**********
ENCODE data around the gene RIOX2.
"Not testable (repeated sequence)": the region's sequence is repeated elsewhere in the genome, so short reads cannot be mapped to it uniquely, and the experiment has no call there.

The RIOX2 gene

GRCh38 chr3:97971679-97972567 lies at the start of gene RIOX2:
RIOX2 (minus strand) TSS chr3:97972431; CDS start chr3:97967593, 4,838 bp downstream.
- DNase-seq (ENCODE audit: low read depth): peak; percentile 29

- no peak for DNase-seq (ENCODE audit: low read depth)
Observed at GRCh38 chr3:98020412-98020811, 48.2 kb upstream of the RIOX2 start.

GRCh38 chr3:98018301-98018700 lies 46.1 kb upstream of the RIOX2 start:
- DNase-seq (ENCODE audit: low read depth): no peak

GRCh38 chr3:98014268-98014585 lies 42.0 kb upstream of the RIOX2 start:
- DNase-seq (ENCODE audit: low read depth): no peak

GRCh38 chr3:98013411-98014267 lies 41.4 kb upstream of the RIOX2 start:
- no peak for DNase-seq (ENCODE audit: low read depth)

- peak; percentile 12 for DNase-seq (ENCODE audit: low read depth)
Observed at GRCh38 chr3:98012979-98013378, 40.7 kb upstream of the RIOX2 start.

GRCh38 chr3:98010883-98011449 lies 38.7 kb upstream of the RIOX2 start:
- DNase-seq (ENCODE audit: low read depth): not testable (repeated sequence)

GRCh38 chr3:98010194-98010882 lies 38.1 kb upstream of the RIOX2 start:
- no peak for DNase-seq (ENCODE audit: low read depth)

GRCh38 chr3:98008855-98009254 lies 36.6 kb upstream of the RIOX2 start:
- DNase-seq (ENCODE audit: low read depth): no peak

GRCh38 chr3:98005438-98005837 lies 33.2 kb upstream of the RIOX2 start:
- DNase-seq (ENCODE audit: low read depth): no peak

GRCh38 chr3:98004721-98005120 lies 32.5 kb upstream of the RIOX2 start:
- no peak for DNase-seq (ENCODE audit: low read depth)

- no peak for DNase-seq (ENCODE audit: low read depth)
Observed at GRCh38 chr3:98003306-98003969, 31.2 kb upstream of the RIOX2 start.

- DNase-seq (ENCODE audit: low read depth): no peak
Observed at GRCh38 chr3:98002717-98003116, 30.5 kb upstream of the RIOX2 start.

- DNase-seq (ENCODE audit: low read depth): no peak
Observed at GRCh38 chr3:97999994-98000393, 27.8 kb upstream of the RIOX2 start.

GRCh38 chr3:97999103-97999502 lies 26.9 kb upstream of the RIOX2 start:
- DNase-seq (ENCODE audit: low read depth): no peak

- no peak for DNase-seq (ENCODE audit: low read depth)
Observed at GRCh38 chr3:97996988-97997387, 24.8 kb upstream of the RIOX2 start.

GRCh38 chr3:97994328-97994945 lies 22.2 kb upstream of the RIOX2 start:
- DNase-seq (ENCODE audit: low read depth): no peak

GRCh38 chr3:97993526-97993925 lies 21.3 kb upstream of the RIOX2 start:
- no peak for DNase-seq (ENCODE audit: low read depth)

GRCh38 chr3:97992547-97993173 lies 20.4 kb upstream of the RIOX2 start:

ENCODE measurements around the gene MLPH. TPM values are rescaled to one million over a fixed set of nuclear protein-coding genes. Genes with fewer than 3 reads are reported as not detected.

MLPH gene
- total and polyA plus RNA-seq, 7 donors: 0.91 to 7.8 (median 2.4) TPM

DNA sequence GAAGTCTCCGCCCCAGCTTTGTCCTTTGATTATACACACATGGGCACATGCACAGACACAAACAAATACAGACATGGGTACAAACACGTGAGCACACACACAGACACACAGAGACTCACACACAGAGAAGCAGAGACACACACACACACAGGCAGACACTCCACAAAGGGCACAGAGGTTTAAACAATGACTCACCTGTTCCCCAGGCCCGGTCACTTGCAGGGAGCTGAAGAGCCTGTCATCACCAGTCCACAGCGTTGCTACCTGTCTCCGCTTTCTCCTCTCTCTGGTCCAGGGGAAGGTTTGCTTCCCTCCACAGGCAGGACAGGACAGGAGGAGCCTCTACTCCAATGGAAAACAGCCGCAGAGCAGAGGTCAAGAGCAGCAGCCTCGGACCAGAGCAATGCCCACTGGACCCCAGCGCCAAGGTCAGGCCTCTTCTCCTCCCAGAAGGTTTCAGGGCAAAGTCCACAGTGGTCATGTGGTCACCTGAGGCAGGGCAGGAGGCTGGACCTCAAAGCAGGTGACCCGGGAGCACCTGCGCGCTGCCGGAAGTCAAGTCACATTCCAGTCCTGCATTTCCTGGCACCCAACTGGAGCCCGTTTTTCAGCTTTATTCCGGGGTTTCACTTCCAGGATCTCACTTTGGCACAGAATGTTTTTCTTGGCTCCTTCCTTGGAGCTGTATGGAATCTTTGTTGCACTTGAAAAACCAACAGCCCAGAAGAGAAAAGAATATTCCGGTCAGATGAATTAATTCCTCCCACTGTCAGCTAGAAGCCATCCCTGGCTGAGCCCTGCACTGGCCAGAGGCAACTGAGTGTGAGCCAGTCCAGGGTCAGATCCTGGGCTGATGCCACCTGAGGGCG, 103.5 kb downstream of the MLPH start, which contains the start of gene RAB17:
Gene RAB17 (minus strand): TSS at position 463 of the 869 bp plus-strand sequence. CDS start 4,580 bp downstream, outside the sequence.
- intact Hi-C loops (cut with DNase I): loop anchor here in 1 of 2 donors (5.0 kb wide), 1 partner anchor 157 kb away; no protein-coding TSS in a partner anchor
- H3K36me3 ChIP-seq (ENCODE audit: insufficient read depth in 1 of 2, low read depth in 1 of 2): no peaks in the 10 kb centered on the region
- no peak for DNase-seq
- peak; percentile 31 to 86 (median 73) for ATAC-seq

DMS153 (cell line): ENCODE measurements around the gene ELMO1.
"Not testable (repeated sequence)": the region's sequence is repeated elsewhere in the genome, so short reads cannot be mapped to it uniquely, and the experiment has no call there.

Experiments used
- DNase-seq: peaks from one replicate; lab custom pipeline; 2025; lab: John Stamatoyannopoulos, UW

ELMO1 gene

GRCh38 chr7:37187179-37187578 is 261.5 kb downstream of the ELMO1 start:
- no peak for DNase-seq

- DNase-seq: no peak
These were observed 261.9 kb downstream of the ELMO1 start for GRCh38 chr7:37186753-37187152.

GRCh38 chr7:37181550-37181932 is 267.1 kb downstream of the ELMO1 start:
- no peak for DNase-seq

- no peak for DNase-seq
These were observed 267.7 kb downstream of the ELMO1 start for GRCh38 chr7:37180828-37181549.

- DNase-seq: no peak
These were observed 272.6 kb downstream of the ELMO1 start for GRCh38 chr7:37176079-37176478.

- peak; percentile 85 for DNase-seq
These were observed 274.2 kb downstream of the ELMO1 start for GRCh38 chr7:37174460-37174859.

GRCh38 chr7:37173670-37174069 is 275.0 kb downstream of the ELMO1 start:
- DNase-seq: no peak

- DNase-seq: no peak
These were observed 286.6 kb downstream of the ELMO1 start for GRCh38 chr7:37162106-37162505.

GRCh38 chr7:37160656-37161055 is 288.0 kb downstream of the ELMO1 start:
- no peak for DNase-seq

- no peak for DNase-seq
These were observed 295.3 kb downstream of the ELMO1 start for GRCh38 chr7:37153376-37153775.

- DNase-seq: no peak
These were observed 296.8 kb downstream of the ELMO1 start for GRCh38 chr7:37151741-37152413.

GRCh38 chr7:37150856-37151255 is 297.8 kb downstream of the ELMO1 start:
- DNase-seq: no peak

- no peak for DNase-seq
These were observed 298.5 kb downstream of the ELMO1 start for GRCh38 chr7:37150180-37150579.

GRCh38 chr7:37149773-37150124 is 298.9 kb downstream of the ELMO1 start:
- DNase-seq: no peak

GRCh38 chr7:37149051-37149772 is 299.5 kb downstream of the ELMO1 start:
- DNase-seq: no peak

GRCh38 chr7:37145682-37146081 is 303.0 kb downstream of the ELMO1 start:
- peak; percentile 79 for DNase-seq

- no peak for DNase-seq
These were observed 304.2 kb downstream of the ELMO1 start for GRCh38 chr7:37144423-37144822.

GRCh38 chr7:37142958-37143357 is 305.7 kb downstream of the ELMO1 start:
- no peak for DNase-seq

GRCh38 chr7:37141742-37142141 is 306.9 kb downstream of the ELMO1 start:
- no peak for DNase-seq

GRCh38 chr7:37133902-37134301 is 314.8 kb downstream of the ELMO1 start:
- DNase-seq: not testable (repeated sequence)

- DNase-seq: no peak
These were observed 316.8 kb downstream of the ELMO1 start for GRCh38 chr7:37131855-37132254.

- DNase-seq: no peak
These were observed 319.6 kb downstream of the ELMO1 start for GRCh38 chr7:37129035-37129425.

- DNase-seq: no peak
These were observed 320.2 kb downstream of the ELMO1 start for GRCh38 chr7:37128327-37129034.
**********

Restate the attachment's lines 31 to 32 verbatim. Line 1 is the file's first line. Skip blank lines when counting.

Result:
- DNase-seq (ENCODE audit: low read depth): no peak
Observed at GRCh38 chr3:97999994-98000393, 27.8 kb upstream of the RIOX2 start.